By using less polluting vehicles like electric cars to include a battery-electric vehicle (BEV) and PHEV. It is certainly a good time to consider buying a new or used electric car and we at e-zoomed are well placed to source the perfect electric vehicle for you to include competitive finance, insurance, breakdown cover and even your charging equipment.

Who Operates The ULEZ?

Transport for London (TfL), who also operate the Congestion Charge.

Where Can I Learn More About The ULEZ?

You can learn more about the ULEZ on the Transport for London (Tfl) website.

Does e-zoomed Agree With The ULEZ Charge?

Yes, we believe all forms of transportation should be cleaner, with a significant commitment from the government, manufacturers and consumers in reducing pollution levels. We encourage the rapid adoption of electric cars and other electric vehicles in all cities.

Who Proposed The ULEZ Charge?

It was initially proposed by Boris Johnson in 2014, the then London Mayor. The initial date of introduction was 2020, however, the incumbent London Mayor, Sadiq Khan, moved it forward by a year.

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For those of you seeking to buy and install EV home charging points, we offer a vast range of high quality and high performance electric car charging points at competitive prices. We also offer EV charging cables, EV leasing and green energy.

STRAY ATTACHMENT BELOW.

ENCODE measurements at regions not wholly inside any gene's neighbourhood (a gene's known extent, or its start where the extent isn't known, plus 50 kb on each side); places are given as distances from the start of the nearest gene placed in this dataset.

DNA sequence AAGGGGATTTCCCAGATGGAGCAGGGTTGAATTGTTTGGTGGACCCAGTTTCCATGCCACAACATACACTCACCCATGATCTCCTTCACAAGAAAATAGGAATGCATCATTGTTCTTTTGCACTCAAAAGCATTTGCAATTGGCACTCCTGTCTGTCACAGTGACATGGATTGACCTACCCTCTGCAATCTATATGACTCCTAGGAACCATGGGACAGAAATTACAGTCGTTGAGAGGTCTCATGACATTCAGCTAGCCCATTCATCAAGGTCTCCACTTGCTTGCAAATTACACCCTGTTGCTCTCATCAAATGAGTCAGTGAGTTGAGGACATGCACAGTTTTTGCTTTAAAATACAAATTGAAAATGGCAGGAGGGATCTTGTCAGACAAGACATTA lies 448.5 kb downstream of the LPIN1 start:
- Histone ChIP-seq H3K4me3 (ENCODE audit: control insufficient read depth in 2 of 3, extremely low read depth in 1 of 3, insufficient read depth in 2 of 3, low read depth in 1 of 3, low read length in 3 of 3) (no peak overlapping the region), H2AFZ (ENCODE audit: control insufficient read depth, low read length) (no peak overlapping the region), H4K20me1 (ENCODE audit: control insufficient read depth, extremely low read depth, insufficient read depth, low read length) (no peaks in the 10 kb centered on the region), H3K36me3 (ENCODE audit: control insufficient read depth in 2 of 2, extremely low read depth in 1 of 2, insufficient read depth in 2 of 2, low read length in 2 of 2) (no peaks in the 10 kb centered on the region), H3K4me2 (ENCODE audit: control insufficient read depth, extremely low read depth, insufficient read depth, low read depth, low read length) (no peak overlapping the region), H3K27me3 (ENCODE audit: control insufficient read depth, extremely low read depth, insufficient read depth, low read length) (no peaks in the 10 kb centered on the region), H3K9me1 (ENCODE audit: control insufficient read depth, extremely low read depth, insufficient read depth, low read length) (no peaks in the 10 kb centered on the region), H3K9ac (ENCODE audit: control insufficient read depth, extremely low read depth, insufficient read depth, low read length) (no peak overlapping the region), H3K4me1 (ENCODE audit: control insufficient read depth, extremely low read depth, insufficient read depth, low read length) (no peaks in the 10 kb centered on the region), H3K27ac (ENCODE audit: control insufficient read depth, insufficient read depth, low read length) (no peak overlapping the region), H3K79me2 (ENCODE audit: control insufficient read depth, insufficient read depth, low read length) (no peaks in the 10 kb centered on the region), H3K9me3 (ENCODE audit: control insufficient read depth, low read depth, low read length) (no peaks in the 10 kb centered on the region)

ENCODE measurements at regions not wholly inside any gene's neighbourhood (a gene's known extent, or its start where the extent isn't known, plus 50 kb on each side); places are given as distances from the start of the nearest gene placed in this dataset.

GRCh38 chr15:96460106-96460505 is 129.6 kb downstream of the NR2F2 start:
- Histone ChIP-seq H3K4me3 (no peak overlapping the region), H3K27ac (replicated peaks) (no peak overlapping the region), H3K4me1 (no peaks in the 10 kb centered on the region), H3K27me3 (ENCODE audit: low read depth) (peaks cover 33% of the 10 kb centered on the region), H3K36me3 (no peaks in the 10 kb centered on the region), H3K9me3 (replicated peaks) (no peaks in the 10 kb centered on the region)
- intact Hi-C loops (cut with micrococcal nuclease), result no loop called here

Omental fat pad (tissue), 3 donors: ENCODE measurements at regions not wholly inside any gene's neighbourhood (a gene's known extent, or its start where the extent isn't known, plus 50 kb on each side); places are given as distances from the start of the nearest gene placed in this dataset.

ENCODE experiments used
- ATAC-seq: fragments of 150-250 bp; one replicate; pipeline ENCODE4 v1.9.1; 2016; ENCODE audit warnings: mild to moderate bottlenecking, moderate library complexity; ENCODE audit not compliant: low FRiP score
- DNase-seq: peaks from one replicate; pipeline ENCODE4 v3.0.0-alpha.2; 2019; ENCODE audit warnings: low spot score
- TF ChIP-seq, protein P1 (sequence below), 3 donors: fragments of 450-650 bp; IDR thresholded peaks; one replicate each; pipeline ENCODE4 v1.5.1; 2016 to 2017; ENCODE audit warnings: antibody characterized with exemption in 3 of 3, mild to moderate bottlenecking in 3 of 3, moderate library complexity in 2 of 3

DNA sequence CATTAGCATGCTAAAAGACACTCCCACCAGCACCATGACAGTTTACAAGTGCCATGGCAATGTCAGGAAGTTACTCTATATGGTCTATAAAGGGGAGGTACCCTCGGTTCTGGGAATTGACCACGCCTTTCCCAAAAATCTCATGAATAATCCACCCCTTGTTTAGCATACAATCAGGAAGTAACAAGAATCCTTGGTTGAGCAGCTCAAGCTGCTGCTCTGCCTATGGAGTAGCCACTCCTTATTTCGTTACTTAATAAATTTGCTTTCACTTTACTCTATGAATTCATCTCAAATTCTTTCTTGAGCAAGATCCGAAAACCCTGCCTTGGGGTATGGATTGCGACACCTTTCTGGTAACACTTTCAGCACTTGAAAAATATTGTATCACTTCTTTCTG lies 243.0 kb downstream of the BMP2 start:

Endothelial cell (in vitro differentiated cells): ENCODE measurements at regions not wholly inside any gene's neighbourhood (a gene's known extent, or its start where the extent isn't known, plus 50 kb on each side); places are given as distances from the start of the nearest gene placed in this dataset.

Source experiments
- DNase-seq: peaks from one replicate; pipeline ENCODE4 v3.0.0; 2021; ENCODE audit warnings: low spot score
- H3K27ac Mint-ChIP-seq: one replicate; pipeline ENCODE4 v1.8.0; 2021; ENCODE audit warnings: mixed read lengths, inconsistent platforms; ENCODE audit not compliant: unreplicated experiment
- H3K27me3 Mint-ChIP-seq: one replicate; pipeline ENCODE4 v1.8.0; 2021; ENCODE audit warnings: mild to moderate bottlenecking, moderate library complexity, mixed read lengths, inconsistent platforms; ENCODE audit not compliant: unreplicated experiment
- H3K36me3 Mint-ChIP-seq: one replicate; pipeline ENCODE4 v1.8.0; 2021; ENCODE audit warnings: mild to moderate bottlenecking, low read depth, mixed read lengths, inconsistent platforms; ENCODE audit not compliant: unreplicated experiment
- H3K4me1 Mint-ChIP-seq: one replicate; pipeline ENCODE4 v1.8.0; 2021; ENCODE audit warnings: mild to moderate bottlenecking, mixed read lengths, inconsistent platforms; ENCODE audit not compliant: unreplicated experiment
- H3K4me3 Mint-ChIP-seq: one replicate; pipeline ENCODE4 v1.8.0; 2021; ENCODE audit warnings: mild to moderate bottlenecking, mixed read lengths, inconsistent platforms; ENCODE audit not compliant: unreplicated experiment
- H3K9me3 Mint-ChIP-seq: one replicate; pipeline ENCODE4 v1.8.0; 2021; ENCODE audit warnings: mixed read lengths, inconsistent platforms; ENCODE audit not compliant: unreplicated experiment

Ashvin Suri

Ashvin has been involved with the renewables, energy efficiency and infrastructure sectors since 2006. He is passionate about the transition to a low-carbon economy and electric transportation. Ashvin commenced his career in 1994, working with US investment banks in New York. Post his MBA from the London Business School (1996-1998), he continued to work in investment banking at Flemings (London) and JPMorgan (London). His roles included corporate finance advisory, M&A and capital raising. He has been involved across diverse industry sectors, to include engineering, aerospace, oil & gas, airports and automotive across Asia and Europe. In 2010, he co-founded a solar development platform, for large scale ground and roof solar projects to include the UK, Italy, Germany and France. He has also advised on various renewable energy (wind and solar) utility scale projects working with global institutional investors and independent power producers (IPP’s) in the renewable energy sector. He has also advised in key international markets like India, to include advising the TVS Group, a multi-billion dollar industrial and automotive group in India. Ashvin has also advised Indian Energy, an IPP backed by Guggenheim (a US$ 165 billion fund). He has also advised AMIH, a US$ 2 billion, Singapore based group. Ashvin has also worked in the real estate and infrastructure sector, to including working with the Matrix Group (a US$ 4 billion property group in the UK) to launch one of the first few institutional real estate funds for the Indian real estate market. The fund was successfully launched with significant institutional support from the UK/ European markets. He has also advised on water infrastructure, to include advising a Swedish clean technology company in the water sector. He is also a member of the Forbury Investment Network advisory committee. He has also been involved with a number of early stage ventures.